add remove 1. Plan ahead
Try to reach out to your new roommate or suitemates on our roommate matching software over the summer and negotiate who will be bringing what for the room.
Here’s a tip: In order to maximize the space in your room or suite, it might be best not to have two or three or FOUR of everything! This will help alleviate some confusion and clutter on move in day and beyond.
add remove 2. Create rules together
Now that you have a new roommate and/or suitemates, it is important to set up ground rules as soon as possible. At Coker, we provide each room with a roommate contract. This document’s purpose is to verbally negotiate rules for quiet time in the room, rules about having company and visitors, and cleanliness.
Here’s a tip: When discussing, be willing to negotiate. For example, “We can have company over on weeknights, except for Tuesdays and Thursdays since I have an early class on Wednesday and Friday. Deal?”
add remove 3. Be considerate
If you ever realize your roommate is studying or sleeping, it may not be a good idea to blast your music or play video games with friends. Be considerate and respectful of your roommate and request the same respect from them. Always keep your room’s ground rules in mind.
Here’s a tip: If you are sleeping and your roommate is loudly talking on the phone, lightly ask “Hey, would you mind keeping it down? I won’t be napping long.”
add remove 4. When in doubt, ask permission
Whether its food, or a pencil, or a laptop, always ask permission to use your roommate’s or suitemates’ belongings. We want you to be comfortable with your roommate, but out of consideration, it’s always polite to ask. Think of how you would feel if you noticed your snacks were missing and your roommate ate them without asking for permission.
Here’s a tip if this ever happens: “Hey_____, I noticed some of my cereal was missing. I know they are delicious and I don’t mind sharing, but if you could ask next time I would really appreciate it.” (With a smile of course!)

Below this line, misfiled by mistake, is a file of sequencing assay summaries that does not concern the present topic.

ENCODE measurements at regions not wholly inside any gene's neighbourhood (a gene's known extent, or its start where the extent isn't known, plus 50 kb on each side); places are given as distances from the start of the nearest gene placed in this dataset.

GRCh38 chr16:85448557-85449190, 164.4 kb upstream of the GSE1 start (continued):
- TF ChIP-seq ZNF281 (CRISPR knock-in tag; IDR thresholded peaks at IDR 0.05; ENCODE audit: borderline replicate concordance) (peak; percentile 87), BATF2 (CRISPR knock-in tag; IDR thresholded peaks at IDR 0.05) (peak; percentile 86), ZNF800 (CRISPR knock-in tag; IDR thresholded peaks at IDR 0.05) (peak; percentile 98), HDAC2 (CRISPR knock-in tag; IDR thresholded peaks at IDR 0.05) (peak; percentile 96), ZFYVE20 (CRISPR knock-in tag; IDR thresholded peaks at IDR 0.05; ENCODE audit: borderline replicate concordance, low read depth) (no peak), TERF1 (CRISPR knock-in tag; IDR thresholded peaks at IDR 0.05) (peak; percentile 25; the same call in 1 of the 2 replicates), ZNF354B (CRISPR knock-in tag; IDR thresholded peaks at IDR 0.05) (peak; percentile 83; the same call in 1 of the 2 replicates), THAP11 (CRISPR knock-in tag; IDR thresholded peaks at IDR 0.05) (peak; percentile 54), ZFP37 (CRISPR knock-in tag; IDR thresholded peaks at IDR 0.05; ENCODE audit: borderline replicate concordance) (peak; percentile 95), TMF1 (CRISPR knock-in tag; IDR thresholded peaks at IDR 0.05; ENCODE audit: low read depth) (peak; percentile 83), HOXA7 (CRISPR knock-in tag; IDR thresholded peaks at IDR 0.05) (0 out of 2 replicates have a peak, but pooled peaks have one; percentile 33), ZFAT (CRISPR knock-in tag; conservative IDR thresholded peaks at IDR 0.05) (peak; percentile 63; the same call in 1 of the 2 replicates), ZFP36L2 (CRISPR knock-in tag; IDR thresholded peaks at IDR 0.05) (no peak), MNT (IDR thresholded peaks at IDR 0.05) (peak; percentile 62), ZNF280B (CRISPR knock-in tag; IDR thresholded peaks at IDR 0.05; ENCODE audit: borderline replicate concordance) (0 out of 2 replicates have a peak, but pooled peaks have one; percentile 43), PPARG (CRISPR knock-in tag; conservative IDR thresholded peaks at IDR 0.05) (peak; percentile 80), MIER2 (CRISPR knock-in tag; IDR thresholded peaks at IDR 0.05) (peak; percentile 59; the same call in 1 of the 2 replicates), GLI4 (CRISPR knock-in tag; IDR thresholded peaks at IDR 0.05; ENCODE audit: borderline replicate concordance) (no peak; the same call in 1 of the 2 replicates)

add remove 5. Don’t let your roommate issues linger
Your roommate and suitemates will be the same for an entire school year. Don’t be afraid to address your roommate issues head on. Clear communication is key! Think of it this way: If you don’t say anything, how will your roommate or suitemates ever know what’s bothering you?
Here’s a tip: Be clear and concise about the issue and have a plan in mind to resolve it. Hear your roommates out and be respectful of their feelings. This will open up a space for your roommate issues to stop happening. Also, reach out to your Resident Assistant if you need to—they are trained to help you both talk through these kind of things.
add remove 6. Keep it clean
At Coker, we know that everyone has different opinions on what is clean and what is messy. Do your part in making sure the room and bathroom is clean. We take your health and safety very seriously, so we ask that you do your part in preventing any fire hazards, mold or mildew or anything else that could potentially affect your health or well-being.
Here’s a tip: You may want to make a cleaning schedule with your roommates and especially your suitemates if you share a bathroom. Cleaning and keeping air flowing through the restroom is essential to keeping mold and mildew away!
add remove 7. Trust your RA
Can’t get past your roommate woes? Have no fear! Your RA (Resident Assistant) can come to the rescue! An RA is a student who lives in the halls with you and is trained to help you with your roommate issues. You should always feel comfortable talking to them first about anything, but especially problems within your room. If you have tried your best to resolve your roommate problems and your RA cannot help, the RA will notify the Office of Residence Life and that department can help you explore other residential options.
add remove 8. Know that everything will work out
Here at Coker, we know it can be rough moving into a Residence Hall and sharing space with others, but we promise to make your transition as smooth as possible. In some instances, roommates can become best friends—but in others, this may not be true. This is totally normal! As long as you follow the guidelines that you set with your roommate or suitemates, you have done your part.
Here’s a tip: Most issues arise when roommates spend too much time in the room together. In most of our halls, we have lounges and common areas where you can watch movies and TV, study, or just hang with new friends! We also have a pool table, ping-pong and air hockey on the porch in Memorial Hall that is open to everyone. So get out of the room and get moving—Coker has so much to offer!